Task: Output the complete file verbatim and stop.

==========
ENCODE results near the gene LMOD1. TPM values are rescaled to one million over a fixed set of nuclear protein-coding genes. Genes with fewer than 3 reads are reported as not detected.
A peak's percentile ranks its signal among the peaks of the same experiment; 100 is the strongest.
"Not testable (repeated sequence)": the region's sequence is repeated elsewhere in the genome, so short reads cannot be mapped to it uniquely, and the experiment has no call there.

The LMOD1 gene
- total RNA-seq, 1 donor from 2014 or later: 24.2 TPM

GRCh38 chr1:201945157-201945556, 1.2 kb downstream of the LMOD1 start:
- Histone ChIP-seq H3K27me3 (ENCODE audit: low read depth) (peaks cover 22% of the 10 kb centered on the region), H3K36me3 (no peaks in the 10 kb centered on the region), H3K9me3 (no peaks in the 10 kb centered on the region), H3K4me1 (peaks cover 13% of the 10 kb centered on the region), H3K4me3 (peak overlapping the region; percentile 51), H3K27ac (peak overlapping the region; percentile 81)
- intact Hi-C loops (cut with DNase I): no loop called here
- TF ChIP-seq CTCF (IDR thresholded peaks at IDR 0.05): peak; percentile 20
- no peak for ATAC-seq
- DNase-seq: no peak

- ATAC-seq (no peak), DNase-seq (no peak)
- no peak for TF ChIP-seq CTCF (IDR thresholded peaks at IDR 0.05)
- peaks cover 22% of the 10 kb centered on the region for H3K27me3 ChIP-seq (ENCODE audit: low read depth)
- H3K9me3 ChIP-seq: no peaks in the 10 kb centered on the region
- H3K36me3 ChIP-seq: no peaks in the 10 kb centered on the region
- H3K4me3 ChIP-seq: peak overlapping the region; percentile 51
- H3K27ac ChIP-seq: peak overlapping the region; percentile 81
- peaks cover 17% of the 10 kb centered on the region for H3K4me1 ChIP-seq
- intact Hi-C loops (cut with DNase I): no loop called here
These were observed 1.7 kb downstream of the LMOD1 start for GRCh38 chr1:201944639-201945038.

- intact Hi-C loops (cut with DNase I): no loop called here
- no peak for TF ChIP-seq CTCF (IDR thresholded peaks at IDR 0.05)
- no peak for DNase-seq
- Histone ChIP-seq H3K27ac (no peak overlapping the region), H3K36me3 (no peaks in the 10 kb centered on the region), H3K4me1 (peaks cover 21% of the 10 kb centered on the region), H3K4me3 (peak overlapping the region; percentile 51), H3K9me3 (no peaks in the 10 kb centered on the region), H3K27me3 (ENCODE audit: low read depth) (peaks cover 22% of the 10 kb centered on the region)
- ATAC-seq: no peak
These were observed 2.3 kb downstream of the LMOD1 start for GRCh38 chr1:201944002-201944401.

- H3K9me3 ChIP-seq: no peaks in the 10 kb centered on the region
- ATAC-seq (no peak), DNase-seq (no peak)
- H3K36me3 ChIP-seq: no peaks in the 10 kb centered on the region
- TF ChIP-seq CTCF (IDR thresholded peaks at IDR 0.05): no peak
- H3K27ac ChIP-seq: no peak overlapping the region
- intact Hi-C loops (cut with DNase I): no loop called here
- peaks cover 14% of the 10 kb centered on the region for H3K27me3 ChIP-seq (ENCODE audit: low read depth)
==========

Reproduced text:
ENCODE results near the gene LMOD1. TPM values are rescaled to one million over a fixed set of nuclear protein-coding genes. Genes with fewer than 3 reads are reported as not detected.
A peak's percentile ranks its signal among the peaks of the same experiment; 100 is the strongest.
"Not testable (repeated sequence)": the region's sequence is repeated elsewhere in the genome, so short reads cannot be mapped to it uniquely, and the experiment has no call there.

The LMOD1 gene
- total RNA-seq, 1 donor from 2014 or later: 24.2 TPM

GRCh38 chr1:201945157-201945556, 1.2 kb downstream of the LMOD1 start:
- Histone ChIP-seq H3K27me3 (ENCODE audit: low read depth) (peaks cover 22% of the 10 kb centered on the region), H3K36me3 (no peaks in the 10 kb centered on the region), H3K9me3 (no peaks in the 10 kb centered on the region), H3K4me1 (peaks cover 13% of the 10 kb centered on the region), H3K4me3 (peak overlapping the region; percentile 51), H3K27ac (peak overlapping the region; percentile 81)
- intact Hi-C loops (cut with DNase I): no loop called here
- TF ChIP-seq CTCF (IDR thresholded peaks at IDR 0.05): peak; percentile 20
- no peak for ATAC-seq
- DNase-seq: no peak

- ATAC-seq (no peak), DNase-seq (no peak)
- no peak for TF ChIP-seq CTCF (IDR thresholded peaks at IDR 0.05)
- peaks cover 22% of the 10 kb centered on the region for H3K27me3 ChIP-seq (ENCODE audit: low read depth)
- H3K9me3 ChIP-seq: no peaks in the 10 kb centered on the region
- H3K36me3 ChIP-seq: no peaks in the 10 kb centered on the region
- H3K4me3 ChIP-seq: peak overlapping the region; percentile 51
- H3K27ac ChIP-seq: peak overlapping the region; percentile 81
- peaks cover 17% of the 10 kb centered on the region for H3K4me1 ChIP-seq
- intact Hi-C loops (cut with DNase I): no loop called here
These were observed 1.7 kb downstream of the LMOD1 start for GRCh38 chr1:201944639-201945038.

- intact Hi-C loops (cut with DNase I): no loop called here
- no peak for TF ChIP-seq CTCF (IDR thresholded peaks at IDR 0.05)
- no peak for DNase-seq
- Histone ChIP-seq H3K27ac (no peak overlapping the region), H3K36me3 (no peaks in the 10 kb centered on the region), H3K4me1 (peaks cover 21% of the 10 kb centered on the region), H3K4me3 (peak overlapping the region; percentile 51), H3K9me3 (no peaks in the 10 kb centered on the region), H3K27me3 (ENCODE audit: low read depth) (peaks cover 22% of the 10 kb centered on the region)
- ATAC-seq: no peak
These were observed 2.3 kb downstream of the LMOD1 start for GRCh38 chr1:201944002-201944401.

- H3K9me3 ChIP-seq: no peaks in the 10 kb centered on the region
- ATAC-seq (no peak), DNase-seq (no peak)
- H3K36me3 ChIP-seq: no peaks in the 10 kb centered on the region
- TF ChIP-seq CTCF (IDR thresholded peaks at IDR 0.05): no peak
- H3K27ac ChIP-seq: no peak overlapping the region
- intact Hi-C loops (cut with DNase I): no loop called here
- peaks cover 14% of the 10 kb centered on the region for H3K27me3 ChIP-seq (ENCODE audit: low read depth)